Wat Wanlayangkoon
Photo from the documentary 'Away' by Teeraphan Ngowjeenanan.

Wat Wanlayangkoon: A Life Given to Art and Justice

Sudarat Musikawong delves into the life of the late Wat Wanlayangkoon, an award winning novelist who left a lasting impact on the world of arts and activism in Thailand.

In March 2022, award winning Thai novelist, Wat Wanlayangkoon passed away in France, aged 67. He spent the last 8 years of his life in exile from his homeland. Wanlayangkoon was a well-respected activist and pro-democracy advocate whose activism can be traced to the 1970s student activism that was brutally put down by the military on 6 October 1976. Following the massacre at Thammasat University, in which, officially, 46 were killed (41 civilians- students and demonstrators; 2 state officers and 3 para-military), Wanlayangkoon fled to join the Communist Party of Thailand in the jungle, where he lived for 5 years before returning to Bangkok and continuing his literary career.

His novels, short stories and non-fiction works were imbued with issues of social justice and democratic ideas. One of his best loved novels, Mon Rak Transistor, tells the story of a young man with dreams of becoming a singer, who falls victim to the inequalities and exploitation in Thai society.  The novel was adapted by Pen-ek Ratanaruang into the film Transistor Love Story in 2001, to critical and popular acclaim.

Following the ousting of Prime Minister Thaksin Shinawatra in the 2006 coup, Wanlayangkoon joined the populist Red Shirt movement. In 2013, he was the MC at the staging of the play Wolf Bride, which was charged by the authorities of lèse-majesté.¹ In 2014, a warrant for his arrest was issued. Wanlayangkoon chose to go into exile, first in Laos, and eventually, to France, which granted him political asylum.

In this video, researcher Sudarat Musikawong and filmmaker Nutcha Tantivit explore Wanlayangkoon’s life and the impact of his work in Thailand.  In addition to featuring interview footage of Wat Wanlayangkoon, they interviewed his son, the artist Wana Wanlayangkoon, Ida Aroonwong (Wanlayangkoon’s memoir publishers Aan Publications), Rachel Harrison (SOAS, University of London), and members of the arts community in Thailand.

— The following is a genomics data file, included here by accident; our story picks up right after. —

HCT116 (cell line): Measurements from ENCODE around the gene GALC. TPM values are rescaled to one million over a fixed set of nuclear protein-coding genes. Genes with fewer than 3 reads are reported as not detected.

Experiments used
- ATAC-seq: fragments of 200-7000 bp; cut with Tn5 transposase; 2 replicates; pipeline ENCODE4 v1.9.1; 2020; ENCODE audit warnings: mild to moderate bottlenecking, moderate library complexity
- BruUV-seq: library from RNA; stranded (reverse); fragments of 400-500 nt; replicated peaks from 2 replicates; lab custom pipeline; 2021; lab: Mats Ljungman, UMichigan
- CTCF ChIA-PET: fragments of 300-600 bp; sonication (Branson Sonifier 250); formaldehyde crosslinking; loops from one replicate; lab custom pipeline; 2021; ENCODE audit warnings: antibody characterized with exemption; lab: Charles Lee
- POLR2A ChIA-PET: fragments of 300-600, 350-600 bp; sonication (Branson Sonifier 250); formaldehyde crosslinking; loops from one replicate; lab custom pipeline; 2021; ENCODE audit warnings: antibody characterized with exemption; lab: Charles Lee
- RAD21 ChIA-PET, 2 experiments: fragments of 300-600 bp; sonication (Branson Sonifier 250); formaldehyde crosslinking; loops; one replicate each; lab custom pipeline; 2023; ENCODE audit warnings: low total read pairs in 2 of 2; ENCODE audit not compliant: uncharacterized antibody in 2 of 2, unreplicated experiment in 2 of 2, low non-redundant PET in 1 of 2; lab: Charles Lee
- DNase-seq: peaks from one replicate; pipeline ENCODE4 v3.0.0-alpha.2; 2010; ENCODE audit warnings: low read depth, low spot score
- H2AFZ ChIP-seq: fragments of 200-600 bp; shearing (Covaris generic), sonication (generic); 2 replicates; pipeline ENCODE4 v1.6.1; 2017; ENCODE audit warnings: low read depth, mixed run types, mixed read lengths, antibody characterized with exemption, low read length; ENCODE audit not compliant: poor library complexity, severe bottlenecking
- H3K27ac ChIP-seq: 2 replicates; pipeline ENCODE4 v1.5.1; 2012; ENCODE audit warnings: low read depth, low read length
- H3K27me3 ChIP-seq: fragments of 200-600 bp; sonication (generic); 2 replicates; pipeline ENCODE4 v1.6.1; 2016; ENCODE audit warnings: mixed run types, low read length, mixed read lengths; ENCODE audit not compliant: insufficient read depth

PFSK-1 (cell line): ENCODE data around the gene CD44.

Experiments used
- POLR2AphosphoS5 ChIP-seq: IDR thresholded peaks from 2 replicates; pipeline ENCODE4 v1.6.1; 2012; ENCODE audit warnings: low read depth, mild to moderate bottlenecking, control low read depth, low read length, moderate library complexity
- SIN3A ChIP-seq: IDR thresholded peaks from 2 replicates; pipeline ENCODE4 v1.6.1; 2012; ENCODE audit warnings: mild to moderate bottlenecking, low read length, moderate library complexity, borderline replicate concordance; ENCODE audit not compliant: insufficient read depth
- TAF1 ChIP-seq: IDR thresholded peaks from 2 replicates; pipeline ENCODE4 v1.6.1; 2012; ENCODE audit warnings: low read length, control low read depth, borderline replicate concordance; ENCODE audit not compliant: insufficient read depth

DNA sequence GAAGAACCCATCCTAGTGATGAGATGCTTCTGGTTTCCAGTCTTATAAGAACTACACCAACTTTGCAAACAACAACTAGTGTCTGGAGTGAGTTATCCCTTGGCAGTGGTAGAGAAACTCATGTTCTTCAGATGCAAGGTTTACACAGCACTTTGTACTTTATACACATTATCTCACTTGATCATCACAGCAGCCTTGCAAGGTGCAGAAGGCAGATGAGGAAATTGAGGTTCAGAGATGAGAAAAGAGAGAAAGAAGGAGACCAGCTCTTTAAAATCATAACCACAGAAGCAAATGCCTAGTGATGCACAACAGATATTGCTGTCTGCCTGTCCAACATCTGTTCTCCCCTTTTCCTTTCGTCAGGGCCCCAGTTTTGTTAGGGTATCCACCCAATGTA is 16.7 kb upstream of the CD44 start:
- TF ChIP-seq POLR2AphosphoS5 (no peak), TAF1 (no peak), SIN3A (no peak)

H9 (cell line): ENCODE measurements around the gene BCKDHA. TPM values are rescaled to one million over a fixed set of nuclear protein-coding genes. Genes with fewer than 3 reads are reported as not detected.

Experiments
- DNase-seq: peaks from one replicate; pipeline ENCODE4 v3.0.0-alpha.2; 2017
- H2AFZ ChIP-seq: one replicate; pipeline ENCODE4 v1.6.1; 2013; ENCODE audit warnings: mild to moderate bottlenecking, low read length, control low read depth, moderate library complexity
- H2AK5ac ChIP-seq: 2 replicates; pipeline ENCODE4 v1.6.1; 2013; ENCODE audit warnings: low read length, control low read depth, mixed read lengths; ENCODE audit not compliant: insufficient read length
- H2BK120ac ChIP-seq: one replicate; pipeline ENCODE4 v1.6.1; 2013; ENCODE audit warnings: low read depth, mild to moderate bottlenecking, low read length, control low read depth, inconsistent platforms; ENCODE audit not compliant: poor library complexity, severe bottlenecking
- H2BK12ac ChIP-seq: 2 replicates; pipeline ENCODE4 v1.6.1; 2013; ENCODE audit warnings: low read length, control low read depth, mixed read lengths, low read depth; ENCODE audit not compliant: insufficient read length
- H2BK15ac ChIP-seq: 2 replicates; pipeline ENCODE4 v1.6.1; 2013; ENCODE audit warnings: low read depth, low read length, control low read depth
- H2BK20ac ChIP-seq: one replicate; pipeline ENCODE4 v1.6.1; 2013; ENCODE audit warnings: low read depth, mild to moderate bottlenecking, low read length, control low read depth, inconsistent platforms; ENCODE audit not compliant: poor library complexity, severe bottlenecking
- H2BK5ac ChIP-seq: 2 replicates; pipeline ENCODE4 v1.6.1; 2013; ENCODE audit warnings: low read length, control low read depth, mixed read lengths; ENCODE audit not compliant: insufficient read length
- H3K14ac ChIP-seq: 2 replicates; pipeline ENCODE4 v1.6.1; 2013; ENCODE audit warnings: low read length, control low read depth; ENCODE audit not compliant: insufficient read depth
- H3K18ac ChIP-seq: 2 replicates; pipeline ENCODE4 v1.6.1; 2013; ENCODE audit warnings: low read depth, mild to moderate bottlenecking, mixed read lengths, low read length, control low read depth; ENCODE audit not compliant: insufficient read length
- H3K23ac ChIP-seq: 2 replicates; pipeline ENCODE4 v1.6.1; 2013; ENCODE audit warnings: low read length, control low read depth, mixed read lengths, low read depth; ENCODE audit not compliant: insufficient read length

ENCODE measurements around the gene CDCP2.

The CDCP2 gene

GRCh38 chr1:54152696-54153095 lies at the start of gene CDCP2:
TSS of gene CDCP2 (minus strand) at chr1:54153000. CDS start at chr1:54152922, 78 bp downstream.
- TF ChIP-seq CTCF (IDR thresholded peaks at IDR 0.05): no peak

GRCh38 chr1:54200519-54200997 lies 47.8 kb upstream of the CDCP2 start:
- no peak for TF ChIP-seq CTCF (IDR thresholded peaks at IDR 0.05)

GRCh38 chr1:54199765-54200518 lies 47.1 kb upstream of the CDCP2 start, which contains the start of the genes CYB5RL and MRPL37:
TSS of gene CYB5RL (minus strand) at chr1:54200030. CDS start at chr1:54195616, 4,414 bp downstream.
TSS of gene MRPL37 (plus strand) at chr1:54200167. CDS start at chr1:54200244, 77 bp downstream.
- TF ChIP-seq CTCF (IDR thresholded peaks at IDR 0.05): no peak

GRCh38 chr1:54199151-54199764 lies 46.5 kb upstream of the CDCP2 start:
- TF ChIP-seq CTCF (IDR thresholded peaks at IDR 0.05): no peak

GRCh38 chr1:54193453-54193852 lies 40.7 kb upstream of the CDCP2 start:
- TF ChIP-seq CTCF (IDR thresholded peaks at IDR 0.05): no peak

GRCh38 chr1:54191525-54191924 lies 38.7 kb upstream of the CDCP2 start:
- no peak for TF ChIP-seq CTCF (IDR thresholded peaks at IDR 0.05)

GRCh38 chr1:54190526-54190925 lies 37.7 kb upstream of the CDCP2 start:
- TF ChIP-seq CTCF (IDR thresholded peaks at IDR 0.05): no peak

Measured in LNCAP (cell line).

The video can be seen here or on Youtube.

VIDEO CREDITS:

Project Lead Researcher Sudarat Musikawong

Video Researcher, Director and Editor Nutcha Tantivitayapitak

Interviewees Wat Wanlayangkoon, Rawee Siri-issaranant, Ida Aroonwong, Wana Wanlayangkoon, Rachel Harrison

Interviewers Sudarat Musikawong and Nutcha Tantivitayapitak

Video and Image credits Teeraphan Ngowjeenanan, The Isaander, Prachatai, NBT, Wat Wanlayangkoon’s Facebook

Song credits Sergey Cheremisinov – The Promises and Young Wind

Thanks and Acknowledgements Teeraphan Ngowjeenanan, The Isaander, Prachatai, Ida Aroonwong, Wana Wanlayangkoon, Rachel Harrison

This content is produced as part of a project to research and document arts and culture censorship in Southeast Asia, organised by ArtsEquator. For other articles in this project, click here.

About the author(s)

Nutcha Tantivitayapitak was born in 1993 in Bangkok, Thailand. She had his education in Film and Photography, Faculty of Journalism and Mass communication at Thammasat University. After she graduated, she was a journalist at Prachatai which is an online news agency. Now she is a freelance documentary filmmaker.

Sudarat Musikawong is an associate professor at the Institute for Population and Social Research at Mahidol University in Thailand. She received her Ph.D. and MA in sociology from the University of California at Santa Cruz and her BA in Interdisciplinary Studies from the University of California at Santa Barbara. She positions her investigations within cultural-political sociology and ethnographic research. Her publications include with Malinee Khumsupa, “Notes on Camp Films in Authoritarian Thailand,” Southeast Asia Research Journal (2019). Her publications include “Gendered Casualties: Thai Memoirs in Activism,” Meridians: feminism, race, transnationalism (2013); “Mourning State Celebrations: Amnesic Iterations of Political Violence in Thailand,” in Identities, Global Studies in Culture and Power (2010); “Between Celebration and Mourning,” in Toward a Sociology of the Trace, (University of Minnesota Press, 2010); “Art for October Thai Cold War State Violence in Trauma Art,” positions: east asia cultures critique, Volume 18, Number 1, Spring 2010.

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